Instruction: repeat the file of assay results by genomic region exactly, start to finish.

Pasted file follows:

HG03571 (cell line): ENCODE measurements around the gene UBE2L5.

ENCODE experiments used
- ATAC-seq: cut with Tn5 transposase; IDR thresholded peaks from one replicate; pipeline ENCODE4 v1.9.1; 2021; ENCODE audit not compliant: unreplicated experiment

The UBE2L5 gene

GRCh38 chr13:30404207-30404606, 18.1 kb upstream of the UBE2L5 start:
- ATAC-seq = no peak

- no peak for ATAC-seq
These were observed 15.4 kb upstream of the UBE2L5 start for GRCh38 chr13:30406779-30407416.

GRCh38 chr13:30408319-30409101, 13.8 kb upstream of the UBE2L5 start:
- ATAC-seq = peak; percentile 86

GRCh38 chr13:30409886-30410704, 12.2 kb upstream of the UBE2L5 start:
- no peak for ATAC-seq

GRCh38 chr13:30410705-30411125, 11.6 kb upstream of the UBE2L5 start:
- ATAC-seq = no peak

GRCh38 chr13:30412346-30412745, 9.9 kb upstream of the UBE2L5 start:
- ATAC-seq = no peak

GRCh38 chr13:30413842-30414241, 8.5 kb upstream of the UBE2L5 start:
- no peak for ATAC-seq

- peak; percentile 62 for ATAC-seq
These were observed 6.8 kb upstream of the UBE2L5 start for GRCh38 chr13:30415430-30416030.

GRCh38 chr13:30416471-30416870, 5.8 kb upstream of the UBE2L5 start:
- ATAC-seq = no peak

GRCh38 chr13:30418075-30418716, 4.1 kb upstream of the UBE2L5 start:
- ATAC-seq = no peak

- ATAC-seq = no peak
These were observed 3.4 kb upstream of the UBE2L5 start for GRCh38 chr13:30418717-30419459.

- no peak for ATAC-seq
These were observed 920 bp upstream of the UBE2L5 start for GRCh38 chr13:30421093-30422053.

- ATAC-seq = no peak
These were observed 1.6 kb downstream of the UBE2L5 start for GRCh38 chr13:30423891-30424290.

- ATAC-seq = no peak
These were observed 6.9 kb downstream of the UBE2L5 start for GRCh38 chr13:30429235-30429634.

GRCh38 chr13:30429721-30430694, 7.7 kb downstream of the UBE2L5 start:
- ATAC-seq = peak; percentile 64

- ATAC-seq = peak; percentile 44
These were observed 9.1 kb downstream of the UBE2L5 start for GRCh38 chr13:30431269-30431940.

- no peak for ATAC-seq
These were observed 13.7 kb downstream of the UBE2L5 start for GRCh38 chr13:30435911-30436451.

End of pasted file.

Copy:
HG03571 (cell line): ENCODE measurements around the gene UBE2L5.

ENCODE experiments used
- ATAC-seq: cut with Tn5 transposase; IDR thresholded peaks from one replicate; pipeline ENCODE4 v1.9.1; 2021; ENCODE audit not compliant: unreplicated experiment

The UBE2L5 gene

GRCh38 chr13:30404207-30404606, 18.1 kb upstream of the UBE2L5 start:
- ATAC-seq = no peak

- no peak for ATAC-seq
These were observed 15.4 kb upstream of the UBE2L5 start for GRCh38 chr13:30406779-30407416.

GRCh38 chr13:30408319-30409101, 13.8 kb upstream of the UBE2L5 start:
- ATAC-seq = peak; percentile 86

GRCh38 chr13:30409886-30410704, 12.2 kb upstream of the UBE2L5 start:
- no peak for ATAC-seq

GRCh38 chr13:30410705-30411125, 11.6 kb upstream of the UBE2L5 start:
- ATAC-seq = no peak

GRCh38 chr13:30412346-30412745, 9.9 kb upstream of the UBE2L5 start:
- ATAC-seq = no peak

GRCh38 chr13:30413842-30414241, 8.5 kb upstream of the UBE2L5 start:
- no peak for ATAC-seq

- peak; percentile 62 for ATAC-seq
These were observed 6.8 kb upstream of the UBE2L5 start for GRCh38 chr13:30415430-30416030.

GRCh38 chr13:30416471-30416870, 5.8 kb upstream of the UBE2L5 start:
- ATAC-seq = no peak

GRCh38 chr13:30418075-30418716, 4.1 kb upstream of the UBE2L5 start:
- ATAC-seq = no peak

- ATAC-seq = no peak
These were observed 3.4 kb upstream of the UBE2L5 start for GRCh38 chr13:30418717-30419459.

- no peak for ATAC-seq
These were observed 920 bp upstream of the UBE2L5 start for GRCh38 chr13:30421093-30422053.

- ATAC-seq = no peak
These were observed 1.6 kb downstream of the UBE2L5 start for GRCh38 chr13:30423891-30424290.

- ATAC-seq = no peak
These were observed 6.9 kb downstream of the UBE2L5 start for GRCh38 chr13:30429235-30429634.

GRCh38 chr13:30429721-30430694, 7.7 kb downstream of the UBE2L5 start:
- ATAC-seq = peak; percentile 64

- ATAC-seq = peak; percentile 44
These were observed 9.1 kb downstream of the UBE2L5 start for GRCh38 chr13:30431269-30431940.

- no peak for ATAC-seq
These were observed 13.7 kb downstream of the UBE2L5 start for GRCh38 chr13:30435911-30436451.